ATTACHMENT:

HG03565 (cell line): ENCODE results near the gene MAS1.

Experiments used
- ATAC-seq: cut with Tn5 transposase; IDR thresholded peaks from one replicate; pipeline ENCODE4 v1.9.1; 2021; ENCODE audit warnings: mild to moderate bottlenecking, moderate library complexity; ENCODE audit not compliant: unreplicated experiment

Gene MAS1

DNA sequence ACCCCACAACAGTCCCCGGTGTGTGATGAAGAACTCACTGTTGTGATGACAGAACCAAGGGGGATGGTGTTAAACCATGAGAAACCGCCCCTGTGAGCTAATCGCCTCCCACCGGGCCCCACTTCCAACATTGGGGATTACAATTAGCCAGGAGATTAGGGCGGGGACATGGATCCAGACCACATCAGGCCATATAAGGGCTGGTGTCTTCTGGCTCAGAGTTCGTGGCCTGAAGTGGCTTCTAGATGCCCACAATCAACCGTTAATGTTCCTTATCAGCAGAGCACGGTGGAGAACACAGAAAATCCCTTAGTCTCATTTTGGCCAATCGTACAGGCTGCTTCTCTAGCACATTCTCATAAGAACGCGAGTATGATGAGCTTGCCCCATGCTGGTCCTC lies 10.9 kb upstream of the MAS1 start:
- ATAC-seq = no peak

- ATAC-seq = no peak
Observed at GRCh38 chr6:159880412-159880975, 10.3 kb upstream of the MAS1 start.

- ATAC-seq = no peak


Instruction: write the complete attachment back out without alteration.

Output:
HG03565 (cell line): ENCODE results near the gene MAS1.

Experiments used
- ATAC-seq: cut with Tn5 transposase; IDR thresholded peaks from one replicate; pipeline ENCODE4 v1.9.1; 2021; ENCODE audit warnings: mild to moderate bottlenecking, moderate library complexity; ENCODE audit not compliant: unreplicated experiment

Gene MAS1

DNA sequence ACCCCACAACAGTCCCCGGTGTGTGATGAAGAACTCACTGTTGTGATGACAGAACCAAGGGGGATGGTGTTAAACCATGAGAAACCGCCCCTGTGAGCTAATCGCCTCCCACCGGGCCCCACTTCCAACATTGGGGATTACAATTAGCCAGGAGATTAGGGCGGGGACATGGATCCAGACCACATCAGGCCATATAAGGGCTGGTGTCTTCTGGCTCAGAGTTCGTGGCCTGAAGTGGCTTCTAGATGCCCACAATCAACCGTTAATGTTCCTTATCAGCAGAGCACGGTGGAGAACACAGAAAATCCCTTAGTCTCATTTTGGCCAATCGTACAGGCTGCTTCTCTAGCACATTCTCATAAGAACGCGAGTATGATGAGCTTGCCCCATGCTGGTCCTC lies 10.9 kb upstream of the MAS1 start:
- ATAC-seq = no peak

- ATAC-seq = no peak
Observed at GRCh38 chr6:159880412-159880975, 10.3 kb upstream of the MAS1 start.

- ATAC-seq = no peak